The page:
$ cp -rpf wp-content/* ../wordpress-svn/wp-content

But I prefer to use a “tar | tar” operation as root from my original wp-content directory.
$ cd wordpress/wp-content
$ tar cpEf - * | (cd ../../wordpress-svn/wp-content; tar xf -)

I don’t really have a reason for this other than it’s the way I have always moved large directories full of files with varying permissions. I just have more confidence in “tar” to maintain permissions than I do “cp”. I seem to remember being bitten by “cp” while moving some Oracle databases at some point.

That pretty much did it for WordPress… Next I moved onto Gallery2. The process was very similar.

Create the new gallery2 directory within your wordpress-svn folder and “cd” into it:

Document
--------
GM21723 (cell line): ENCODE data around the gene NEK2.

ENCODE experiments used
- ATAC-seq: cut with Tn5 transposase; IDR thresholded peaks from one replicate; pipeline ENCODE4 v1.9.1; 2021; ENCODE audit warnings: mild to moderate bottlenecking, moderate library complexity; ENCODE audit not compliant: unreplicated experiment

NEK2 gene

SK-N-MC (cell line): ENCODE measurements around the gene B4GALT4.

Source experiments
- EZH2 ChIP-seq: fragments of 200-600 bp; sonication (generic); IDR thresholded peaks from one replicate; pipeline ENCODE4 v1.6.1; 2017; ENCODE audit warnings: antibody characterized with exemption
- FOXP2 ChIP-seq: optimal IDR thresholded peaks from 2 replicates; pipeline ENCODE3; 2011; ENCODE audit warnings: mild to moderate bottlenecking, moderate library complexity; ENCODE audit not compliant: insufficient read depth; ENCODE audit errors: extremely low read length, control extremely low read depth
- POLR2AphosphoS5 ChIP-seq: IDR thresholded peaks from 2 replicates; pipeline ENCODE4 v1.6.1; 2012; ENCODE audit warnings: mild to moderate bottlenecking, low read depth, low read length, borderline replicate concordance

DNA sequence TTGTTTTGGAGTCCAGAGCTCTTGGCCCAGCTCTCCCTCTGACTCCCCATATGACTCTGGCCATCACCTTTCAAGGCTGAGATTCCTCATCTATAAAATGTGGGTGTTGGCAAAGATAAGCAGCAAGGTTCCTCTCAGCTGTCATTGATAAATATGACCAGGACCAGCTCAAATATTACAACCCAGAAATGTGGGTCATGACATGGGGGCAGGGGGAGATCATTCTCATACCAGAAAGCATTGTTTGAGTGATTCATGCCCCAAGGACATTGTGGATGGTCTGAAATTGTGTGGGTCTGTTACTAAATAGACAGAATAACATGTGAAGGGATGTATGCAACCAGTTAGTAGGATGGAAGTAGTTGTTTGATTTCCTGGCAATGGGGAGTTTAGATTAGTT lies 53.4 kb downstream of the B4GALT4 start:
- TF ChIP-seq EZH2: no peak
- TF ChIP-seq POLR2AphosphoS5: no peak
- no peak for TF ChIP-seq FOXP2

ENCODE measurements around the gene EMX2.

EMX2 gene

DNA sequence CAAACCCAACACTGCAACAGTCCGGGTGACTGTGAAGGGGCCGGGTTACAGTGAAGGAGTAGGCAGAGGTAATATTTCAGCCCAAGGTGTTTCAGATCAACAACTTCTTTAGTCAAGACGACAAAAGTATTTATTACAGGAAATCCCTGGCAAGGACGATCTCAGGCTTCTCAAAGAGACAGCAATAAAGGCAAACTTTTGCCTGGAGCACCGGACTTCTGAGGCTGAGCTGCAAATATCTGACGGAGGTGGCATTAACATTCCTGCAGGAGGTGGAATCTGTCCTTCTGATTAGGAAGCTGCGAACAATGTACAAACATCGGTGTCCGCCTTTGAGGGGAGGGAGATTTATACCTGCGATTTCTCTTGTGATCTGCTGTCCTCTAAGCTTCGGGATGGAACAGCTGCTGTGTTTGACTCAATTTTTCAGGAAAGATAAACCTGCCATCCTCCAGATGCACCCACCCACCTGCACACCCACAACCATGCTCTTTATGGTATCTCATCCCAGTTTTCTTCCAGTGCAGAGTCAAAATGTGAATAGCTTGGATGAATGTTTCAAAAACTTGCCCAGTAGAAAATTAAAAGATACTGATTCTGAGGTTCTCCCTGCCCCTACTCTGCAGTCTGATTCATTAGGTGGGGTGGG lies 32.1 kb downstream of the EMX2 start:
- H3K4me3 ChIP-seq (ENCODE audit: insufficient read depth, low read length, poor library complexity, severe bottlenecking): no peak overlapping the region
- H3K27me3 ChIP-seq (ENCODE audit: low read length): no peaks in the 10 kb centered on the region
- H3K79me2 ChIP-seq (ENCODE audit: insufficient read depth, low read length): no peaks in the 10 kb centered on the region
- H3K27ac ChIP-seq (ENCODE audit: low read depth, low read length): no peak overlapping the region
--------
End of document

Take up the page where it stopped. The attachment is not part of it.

$ mkdir gallery2

Checkout the latest version of the Gallery2 code:
svn co
svnroot/gallery/branches/BRANCH_2_2/gallery2 .

Copy over the config file:
cp ../../wordpress/gallery2/config.php .

Finally, copy the g2data directory over using “tar | tar”:
$ cd ../../wordpress/gallery2/g2data
$ tar cpEf - * | (cd ../../wordpress-svn/gallery2/g2data; tar xf -)

That was it… Now all that was left was to rename wordpress to wordpress-presvn and wordpress-svn to wordpress:
$ mv wordpress wordpress-presvn; mv wordpress-svn wordpress

Everything worked fine, so I was golden. If it had not been, I could have simply renamed the directories back to their original names.

What did all this get me? Much much easier upgrades. Upgrading WordPress is now just a matter of switching to the latest tag and running “svn up”:
$ svn sw
$ svn up

With Gallery, however, there is no need to do a switch for dot releases, so until it goes from 2.2.x to 2.3.x there is no need to run the “svn switch”… I can just “svn up”.